And we’ve witnessed a good deal more change in Baltimore and the surrounding region. Since 1950, the city’s population has declined by a third, from 949,700 to about 615,000, while that of the metropolitan area here has doubled, from 1,320,754 to 2,797,000. Change? Think about Canton and Hampden and Fells Point. Or Towson and Lutherville and Severna Park. Westminster and Bel Air. Columbia has been created.

We don’t build ships or forge steel anymore, and our longshoremen don’t use hooks to unload cargo on the docks. Even Pikesville Rye is now made in Kentucky.

But we’ve transitioned to a knowledge-based economy with centers of excellence in medicine, technology, education, and finance. We have a resurgent port that is handling a record amount of high-value general cargo and is ranked as the most efficient in the country. We’re the home of the growing sports apparel maker, Under Armour, which is transforming the entire Port Covington peninsula into “a city within the city.” Moreover, the 3,100-acre site that formerly contained Bethlehem Steel’s Sparrows Point complex in Baltimore County is being redeveloped by Tradepoint Atlantic as a distribution, warehousing, and manufacturing hub.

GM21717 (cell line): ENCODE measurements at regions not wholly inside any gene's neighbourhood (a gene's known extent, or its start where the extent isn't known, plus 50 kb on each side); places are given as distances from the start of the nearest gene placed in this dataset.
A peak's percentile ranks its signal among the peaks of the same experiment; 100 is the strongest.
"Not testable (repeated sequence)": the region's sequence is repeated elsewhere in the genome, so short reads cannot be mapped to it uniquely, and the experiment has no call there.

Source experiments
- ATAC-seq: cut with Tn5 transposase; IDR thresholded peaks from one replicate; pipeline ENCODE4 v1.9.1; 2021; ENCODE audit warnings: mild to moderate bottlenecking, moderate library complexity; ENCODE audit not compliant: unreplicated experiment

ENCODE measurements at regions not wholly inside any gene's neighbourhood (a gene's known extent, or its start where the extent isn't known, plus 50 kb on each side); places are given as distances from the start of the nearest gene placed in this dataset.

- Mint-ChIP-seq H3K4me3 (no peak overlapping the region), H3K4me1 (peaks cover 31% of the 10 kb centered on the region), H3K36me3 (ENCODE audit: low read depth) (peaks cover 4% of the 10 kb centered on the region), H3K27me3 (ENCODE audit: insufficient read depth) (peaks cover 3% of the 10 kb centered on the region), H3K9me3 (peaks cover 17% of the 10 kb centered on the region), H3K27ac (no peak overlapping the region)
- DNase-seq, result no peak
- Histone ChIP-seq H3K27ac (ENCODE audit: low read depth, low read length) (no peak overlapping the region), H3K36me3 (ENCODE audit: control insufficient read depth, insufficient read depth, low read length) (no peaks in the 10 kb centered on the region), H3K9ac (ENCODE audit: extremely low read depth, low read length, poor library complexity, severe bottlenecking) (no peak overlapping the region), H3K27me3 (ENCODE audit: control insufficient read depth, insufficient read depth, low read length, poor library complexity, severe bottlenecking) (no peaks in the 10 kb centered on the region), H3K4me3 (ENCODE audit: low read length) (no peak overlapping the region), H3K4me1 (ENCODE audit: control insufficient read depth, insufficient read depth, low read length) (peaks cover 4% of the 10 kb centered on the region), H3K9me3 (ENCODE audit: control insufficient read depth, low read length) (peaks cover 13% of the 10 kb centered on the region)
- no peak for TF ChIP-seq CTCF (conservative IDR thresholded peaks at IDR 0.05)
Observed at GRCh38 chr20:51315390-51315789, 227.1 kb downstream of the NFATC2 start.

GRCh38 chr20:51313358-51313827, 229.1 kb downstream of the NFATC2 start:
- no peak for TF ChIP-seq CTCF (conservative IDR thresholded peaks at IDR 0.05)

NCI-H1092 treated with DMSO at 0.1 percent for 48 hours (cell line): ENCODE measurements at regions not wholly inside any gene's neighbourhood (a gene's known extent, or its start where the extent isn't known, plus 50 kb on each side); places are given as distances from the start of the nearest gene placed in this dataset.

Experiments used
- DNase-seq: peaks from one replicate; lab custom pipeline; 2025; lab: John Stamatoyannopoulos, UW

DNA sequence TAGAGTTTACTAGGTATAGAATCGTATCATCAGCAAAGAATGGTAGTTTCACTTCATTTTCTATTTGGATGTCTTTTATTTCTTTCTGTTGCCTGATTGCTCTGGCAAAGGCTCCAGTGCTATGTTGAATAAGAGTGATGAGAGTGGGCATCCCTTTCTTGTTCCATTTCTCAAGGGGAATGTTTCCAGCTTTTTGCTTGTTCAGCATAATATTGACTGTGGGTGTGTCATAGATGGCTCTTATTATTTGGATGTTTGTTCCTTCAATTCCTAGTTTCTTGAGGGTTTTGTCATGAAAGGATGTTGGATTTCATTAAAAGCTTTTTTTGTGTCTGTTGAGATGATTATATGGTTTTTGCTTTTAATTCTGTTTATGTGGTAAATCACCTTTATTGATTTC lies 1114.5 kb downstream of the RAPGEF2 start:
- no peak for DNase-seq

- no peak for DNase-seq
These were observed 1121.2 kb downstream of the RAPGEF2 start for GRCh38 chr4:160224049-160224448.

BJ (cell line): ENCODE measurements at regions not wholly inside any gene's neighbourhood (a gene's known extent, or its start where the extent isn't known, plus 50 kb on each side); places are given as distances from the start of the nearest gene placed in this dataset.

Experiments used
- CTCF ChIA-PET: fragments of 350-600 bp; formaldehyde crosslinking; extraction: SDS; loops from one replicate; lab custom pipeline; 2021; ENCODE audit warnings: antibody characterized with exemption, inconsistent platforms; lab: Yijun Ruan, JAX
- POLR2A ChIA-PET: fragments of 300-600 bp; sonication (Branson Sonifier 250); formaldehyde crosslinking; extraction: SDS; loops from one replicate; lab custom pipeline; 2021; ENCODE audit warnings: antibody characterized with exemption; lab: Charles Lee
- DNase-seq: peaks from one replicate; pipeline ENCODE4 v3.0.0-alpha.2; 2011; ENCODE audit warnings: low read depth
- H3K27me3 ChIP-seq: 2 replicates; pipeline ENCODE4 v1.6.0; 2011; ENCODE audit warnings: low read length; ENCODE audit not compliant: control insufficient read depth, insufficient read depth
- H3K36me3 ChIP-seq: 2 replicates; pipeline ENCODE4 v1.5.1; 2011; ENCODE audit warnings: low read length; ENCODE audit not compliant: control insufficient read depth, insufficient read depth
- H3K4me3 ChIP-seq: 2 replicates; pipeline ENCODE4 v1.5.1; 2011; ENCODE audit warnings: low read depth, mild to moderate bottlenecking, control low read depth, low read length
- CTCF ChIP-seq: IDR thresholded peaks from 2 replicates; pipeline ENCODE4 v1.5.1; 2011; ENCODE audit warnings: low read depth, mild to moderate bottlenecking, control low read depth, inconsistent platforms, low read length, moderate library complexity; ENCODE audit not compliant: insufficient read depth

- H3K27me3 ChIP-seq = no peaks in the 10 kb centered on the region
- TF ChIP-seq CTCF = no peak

In the past 60 years or so, our dining scene has evolved from perhaps a dozen establishments of local note to become such a foodie haven that we need four or five editors and assorted freelancers to keep track of it.

We have witnessed the growth of our vibrant arts community and seen how we have leveraged the development of the Inner Harbor to become a major tourist destination. Last year, our Baltimore/Washington International Thurgood Marshall Airport was used by a record 24.1 million passengers.

In the past 60 years or so, our dining scene has evolved from perhaps a dozen establishments of local note to become such a foodie haven that we need four or five editors and assorted freelancers to keep track of it. Over the years, we’ve watched the Orioles win their first World Series in 1966, the old Baltimore Colts win the NFL championship in 1958 in “the greatest game ever played,” and the new Baltimore Ravens win two Super Bowls.

And now we make Sagamore Rye.

But the challenge that confronts us—all of us—is not confined to steel and glass and stone or sports championships.It is to make sure that we are not defined by body counts and drug overdoses. It is to ensure that the growth and progress of our region is shared by us all, that educational and employment opportunities are available to everyone, regardless of race or religion or national origin. We’re proud that we are known as a diverse and interesting city of neighborhoods, but that should not suggest we are a divided city.